You’ll notice above that there is nothing between ‘eating ice cream’ and ‘no longer wanting ice cream’. What happened here?

The universal interrogatives help you obtain the missing information. The more you practice actively working on getting the whole story, the more specific your questions will become (i.e. was the ice cream eaten slowly? Did anyone get second servings?). Where the questions stop depends on your goal for the story you are building in your head.

In a science paper, your goal is enough comprehension to be able to reproduce the events conceptually. The important thing is to understand that you already have this tool set. Now you need to refine those skills for science.

Mapping to science article

What happens when we apply the same narrative process, guided by universal interrogatives to a scientific journal article?

Let’s begin by looking at a short paper: See the ball, Hit the Ball (Witt & Profitt, 2005). From this paper, we may get a list of events that look like this:

  1. Made an observation about the subjectivity of ball size estimation
  2. Did a literature review about size perception
  3. Produced a hypothesis proposing there is a relationship between skill and size perception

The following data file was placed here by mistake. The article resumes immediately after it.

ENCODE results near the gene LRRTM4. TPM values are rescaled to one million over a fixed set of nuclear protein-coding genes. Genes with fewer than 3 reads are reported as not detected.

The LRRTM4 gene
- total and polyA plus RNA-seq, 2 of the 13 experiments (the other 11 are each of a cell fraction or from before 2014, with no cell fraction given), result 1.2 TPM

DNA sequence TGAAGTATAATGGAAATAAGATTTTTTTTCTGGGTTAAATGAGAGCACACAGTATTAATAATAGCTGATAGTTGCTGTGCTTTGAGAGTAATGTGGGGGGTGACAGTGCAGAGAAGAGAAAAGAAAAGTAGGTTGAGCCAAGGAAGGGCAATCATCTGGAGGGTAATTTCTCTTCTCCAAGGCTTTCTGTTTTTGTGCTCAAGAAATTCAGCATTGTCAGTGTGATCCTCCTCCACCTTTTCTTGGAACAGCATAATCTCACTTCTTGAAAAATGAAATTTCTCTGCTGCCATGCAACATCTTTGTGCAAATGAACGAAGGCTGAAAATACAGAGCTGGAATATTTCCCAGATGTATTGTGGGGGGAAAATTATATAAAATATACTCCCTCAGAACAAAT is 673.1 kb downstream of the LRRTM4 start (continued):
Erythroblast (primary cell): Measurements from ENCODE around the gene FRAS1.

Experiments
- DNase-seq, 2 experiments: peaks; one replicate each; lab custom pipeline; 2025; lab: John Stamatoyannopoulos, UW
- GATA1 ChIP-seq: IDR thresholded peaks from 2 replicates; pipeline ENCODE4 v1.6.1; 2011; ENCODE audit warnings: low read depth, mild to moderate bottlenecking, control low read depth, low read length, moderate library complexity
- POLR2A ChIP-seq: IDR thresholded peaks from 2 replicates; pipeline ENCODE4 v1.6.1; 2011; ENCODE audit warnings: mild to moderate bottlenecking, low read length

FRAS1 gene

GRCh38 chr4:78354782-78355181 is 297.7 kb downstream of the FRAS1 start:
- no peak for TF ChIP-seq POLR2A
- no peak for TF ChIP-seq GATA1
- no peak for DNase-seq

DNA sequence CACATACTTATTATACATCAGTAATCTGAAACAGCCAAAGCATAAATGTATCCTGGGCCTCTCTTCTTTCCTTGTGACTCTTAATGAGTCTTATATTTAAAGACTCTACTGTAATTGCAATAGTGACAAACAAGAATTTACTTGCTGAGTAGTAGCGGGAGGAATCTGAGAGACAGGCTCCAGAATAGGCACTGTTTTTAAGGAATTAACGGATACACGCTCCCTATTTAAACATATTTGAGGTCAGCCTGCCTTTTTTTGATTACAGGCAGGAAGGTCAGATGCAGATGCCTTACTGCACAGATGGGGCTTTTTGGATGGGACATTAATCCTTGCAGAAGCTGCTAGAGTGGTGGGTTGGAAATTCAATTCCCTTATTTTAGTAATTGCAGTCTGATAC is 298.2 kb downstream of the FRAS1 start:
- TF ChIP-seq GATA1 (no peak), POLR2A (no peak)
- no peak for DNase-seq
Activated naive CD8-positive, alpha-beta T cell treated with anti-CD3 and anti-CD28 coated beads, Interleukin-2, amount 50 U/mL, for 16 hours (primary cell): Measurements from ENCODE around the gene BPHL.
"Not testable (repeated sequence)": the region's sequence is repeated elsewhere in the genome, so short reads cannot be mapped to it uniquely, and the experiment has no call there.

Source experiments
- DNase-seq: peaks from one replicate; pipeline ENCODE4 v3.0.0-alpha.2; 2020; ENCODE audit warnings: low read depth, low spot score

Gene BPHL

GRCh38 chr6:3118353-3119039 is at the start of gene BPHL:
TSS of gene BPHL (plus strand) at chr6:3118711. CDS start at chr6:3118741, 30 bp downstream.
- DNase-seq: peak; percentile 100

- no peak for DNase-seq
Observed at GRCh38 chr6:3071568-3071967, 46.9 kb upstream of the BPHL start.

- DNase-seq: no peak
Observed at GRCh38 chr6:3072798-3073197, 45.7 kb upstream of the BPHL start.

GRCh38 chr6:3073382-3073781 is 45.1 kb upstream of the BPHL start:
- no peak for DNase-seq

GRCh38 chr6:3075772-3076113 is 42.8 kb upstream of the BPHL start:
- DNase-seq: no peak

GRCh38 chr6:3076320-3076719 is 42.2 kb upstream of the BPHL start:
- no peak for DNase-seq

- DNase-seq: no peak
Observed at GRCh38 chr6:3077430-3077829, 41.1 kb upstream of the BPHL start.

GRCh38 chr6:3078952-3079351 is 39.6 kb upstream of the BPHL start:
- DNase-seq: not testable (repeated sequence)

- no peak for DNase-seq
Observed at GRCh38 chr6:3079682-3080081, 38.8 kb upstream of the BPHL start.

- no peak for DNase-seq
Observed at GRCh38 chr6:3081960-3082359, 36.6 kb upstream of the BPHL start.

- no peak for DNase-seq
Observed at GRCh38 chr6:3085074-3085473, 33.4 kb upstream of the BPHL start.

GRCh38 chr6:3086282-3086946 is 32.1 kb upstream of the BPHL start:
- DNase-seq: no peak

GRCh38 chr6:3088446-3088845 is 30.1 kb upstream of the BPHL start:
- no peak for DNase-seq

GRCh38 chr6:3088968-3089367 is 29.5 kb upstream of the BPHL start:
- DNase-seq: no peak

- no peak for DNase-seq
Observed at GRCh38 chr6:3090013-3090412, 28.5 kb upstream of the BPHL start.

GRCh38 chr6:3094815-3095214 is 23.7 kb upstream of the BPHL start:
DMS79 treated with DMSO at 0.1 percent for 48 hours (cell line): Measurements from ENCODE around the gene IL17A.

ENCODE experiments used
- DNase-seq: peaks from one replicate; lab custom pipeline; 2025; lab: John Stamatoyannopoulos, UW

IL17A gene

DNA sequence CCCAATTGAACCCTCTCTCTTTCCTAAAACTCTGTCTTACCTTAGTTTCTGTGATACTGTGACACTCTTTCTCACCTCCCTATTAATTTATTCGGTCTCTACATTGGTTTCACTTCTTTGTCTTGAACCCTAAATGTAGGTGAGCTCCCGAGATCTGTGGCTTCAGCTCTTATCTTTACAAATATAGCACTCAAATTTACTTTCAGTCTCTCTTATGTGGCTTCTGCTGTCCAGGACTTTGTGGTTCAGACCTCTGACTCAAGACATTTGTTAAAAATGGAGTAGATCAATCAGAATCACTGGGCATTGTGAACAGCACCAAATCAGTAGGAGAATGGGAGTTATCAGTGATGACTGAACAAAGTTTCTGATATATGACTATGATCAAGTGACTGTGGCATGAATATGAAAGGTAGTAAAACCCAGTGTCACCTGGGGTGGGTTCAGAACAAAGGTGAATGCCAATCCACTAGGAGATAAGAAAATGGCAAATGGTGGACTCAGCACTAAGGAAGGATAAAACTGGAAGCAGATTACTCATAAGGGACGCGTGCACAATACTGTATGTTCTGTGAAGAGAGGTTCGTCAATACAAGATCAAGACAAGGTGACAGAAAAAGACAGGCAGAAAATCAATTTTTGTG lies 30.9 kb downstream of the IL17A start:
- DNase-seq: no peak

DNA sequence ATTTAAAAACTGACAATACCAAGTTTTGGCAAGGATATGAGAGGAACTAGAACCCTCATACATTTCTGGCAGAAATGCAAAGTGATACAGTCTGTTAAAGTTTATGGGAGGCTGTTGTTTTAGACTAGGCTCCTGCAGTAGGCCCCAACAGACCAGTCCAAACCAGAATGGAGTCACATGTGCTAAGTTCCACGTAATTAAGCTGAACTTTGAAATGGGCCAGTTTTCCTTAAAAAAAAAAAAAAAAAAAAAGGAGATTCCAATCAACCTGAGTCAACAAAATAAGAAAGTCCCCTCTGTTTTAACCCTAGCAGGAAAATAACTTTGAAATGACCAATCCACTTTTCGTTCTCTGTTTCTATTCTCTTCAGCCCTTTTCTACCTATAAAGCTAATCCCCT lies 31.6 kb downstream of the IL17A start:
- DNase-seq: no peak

4. Designed an experiment to test whether this was the case using softball players
  5. Designed and produced the materials for the experiment
  6. Developed a recruitment plan for participants
  7. Recruited participants softball player
  8. Ran the experiment
  9. Prepared data for analysis
  10. Analysed the data
  11. Interpreted the data
  12. Made a decision about what the data said in relation to the hypothesis
  13. Wrote up the paper

And positioning into a narrative arc may look like this:

But there is still much information missing.

Enter the universal interrogatives. The first event is ‘made an observation […]’ but who made the observation? When? In what context? The next event is ‘Did a literature review […]’ but who did it, how was it done? How were the sources gathered? Were some already familiar to the authors? What criteria were used to select specifically these papers?